Much has been said about employee engagement. For me, the most important thing we have learned about employee engagement is that we haven’t gotten it right yet. We know that the direct correlation between engagement and organizational success makes increasing employee commitment a business imperative. Why would we not address this issue of optimizing our talent when our people are likely to be our most important and expensive asset? The measurements that Gallup uses to assess engagement are mostly leadership and culture dependent. I believe that we have yet to fully grasp the knowledge at our fingertips to take a comprehensive approach to this.
Thanks to all the research in the areas of Positive Psychology and Neuroscience, we have a much deeper understanding of human behavior and what governs it. We know that people are much more effective when they are in a positive emotional state. They are able to tap into their best capabilities and skill sets. We know that fear and other negative emotions inhibit our ability to be creative, hence impacting innovation, and our ability to connect with others, thus hindering collaboration and teamwork. We know that when we are in a positive state that the hormone dopamine is released turning on the learning centers of our brain. “75% of job successes are predicted by your optimism levels, your social support and your ability to see stress as a challenge instead of as a threat.”1
We also know that when we are confronted with change, it often triggers a fear response. As stated above, when we are in a state of fear we resist moving forward with the change, we do not connect well with others to collaborate or team, to be creative to bring about innovations, or have the resilience to persevere through the inevitable bumps in the road. These are exactly the characteristics that are required to successfully achieve change initiatives. Our typical behaviors and our persistence to try and “manage change” would indicate that we think the road to success is a logical approach that ignores the human emotional aspect of change. Those who have been a part of an Appreciative Inquiry’s purposely positive approach to change have observed the positivity that is created in the process and the resulting outcomes of social bonding, creativity, unity of purpose, hope for the future and resilience to persist to see the change fulfilled. Why would we hesitate to use the collective wisdom of our people and engage it the pursuit of needed and desired change? If you want to see engagement just observe an appreciative process underway. Those who learn to master change rather than try to manage it will reap the benefits. You can both achieve change, and engage your people all in one process and impact the quality of your culture. Culture is not a wispy, soft, Pollyanna concept. Creating a positive, committed, engaged culture is the road to high performance and better results.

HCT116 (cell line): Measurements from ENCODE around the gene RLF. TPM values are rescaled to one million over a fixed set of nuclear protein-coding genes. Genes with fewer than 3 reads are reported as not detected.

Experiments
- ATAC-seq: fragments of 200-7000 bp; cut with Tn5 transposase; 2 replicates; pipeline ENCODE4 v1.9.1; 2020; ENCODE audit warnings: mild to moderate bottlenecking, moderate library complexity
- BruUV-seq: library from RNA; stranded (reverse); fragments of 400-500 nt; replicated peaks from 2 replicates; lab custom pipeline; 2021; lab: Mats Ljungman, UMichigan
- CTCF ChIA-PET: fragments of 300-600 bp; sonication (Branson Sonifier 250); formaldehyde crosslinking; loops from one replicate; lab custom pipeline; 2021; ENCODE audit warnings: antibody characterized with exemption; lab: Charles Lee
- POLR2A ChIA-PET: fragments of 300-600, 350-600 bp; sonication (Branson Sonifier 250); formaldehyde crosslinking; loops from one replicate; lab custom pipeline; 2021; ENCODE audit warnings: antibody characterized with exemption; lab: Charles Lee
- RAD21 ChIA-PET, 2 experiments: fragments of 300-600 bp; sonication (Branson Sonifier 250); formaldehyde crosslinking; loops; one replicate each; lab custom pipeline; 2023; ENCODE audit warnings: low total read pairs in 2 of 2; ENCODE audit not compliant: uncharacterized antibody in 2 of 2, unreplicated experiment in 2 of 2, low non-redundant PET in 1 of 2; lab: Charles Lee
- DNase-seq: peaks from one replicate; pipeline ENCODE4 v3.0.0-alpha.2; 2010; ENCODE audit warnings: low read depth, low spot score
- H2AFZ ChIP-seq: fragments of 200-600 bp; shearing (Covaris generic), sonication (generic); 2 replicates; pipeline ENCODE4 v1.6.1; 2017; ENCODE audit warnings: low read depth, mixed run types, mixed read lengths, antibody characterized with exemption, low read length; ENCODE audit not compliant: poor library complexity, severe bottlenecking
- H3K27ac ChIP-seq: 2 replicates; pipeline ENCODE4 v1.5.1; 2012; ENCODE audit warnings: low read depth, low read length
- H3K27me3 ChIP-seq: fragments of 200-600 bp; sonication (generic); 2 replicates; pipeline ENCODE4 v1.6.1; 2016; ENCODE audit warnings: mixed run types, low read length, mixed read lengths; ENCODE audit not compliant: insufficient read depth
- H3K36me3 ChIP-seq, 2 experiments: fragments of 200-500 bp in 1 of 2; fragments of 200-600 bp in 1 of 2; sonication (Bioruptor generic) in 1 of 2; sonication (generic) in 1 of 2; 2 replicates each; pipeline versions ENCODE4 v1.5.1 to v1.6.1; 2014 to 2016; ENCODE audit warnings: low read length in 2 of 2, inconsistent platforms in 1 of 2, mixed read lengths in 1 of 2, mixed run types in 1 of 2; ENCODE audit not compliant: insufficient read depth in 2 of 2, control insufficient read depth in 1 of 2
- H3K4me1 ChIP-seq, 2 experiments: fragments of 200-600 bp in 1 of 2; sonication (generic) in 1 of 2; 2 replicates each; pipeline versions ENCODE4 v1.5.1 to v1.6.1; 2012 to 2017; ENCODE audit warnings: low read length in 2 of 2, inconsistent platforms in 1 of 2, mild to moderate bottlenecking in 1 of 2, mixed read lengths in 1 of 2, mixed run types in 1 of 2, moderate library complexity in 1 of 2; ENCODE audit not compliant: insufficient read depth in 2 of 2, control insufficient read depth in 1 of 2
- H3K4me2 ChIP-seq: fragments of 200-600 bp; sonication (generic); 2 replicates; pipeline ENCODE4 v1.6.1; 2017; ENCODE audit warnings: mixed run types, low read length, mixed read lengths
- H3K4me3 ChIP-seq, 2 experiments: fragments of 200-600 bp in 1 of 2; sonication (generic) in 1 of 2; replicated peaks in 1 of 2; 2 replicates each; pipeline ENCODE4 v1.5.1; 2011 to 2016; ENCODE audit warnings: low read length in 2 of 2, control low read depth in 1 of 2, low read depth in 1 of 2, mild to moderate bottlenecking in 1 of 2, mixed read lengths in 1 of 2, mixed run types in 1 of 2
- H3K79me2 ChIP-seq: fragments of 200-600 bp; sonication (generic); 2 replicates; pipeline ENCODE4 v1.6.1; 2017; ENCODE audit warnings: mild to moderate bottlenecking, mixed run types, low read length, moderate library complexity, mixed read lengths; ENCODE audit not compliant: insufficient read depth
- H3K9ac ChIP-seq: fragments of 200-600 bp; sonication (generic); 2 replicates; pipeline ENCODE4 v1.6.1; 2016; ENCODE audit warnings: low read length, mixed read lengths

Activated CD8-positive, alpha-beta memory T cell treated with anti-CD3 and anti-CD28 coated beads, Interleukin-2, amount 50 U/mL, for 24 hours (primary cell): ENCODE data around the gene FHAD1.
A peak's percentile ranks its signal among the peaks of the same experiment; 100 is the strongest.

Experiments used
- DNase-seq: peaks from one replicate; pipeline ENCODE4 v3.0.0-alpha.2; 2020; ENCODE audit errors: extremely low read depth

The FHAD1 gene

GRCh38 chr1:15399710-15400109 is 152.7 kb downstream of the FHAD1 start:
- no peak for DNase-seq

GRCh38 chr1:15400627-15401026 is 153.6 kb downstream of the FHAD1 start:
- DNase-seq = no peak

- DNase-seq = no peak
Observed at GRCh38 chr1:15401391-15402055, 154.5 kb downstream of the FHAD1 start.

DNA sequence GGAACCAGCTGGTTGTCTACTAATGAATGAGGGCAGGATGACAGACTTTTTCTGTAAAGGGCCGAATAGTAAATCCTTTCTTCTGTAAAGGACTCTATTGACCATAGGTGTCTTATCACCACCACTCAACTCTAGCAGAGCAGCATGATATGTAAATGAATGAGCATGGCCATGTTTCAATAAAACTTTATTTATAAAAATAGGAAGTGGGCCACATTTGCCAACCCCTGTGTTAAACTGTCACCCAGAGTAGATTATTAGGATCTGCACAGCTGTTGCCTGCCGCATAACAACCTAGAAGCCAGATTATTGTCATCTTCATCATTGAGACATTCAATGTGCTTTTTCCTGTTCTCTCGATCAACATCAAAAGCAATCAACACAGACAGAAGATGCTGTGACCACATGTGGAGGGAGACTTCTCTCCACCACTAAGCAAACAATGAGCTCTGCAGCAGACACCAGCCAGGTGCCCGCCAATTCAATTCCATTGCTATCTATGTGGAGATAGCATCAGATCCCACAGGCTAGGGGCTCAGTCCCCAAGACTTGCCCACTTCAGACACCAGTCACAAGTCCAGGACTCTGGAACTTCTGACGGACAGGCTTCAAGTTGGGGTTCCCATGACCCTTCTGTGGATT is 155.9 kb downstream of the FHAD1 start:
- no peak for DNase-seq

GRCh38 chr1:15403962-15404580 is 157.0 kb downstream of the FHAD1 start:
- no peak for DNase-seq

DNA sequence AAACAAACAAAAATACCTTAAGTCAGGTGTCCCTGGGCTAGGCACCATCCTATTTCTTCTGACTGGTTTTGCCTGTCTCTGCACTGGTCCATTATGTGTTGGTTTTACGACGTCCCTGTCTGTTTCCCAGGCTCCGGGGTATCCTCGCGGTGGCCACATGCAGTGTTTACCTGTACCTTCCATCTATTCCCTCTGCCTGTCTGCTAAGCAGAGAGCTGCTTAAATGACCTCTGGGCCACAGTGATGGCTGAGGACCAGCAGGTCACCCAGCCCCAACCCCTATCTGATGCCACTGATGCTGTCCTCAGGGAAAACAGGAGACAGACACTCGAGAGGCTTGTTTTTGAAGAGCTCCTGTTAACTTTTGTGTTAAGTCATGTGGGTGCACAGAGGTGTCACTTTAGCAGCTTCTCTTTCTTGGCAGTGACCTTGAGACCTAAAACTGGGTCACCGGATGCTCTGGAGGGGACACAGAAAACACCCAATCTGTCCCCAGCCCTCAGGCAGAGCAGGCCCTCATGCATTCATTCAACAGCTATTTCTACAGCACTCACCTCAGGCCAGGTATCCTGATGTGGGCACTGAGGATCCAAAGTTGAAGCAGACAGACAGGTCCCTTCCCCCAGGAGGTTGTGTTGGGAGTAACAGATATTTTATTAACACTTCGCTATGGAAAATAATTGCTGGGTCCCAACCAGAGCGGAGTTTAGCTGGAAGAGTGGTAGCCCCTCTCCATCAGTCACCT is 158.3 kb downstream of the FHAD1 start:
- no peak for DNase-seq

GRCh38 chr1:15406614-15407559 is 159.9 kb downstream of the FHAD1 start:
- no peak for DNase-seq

1 Shawn Achor, The Happy Secret to Better Work

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By: Tenny Poole

Principal, West Coast Center for Positive Change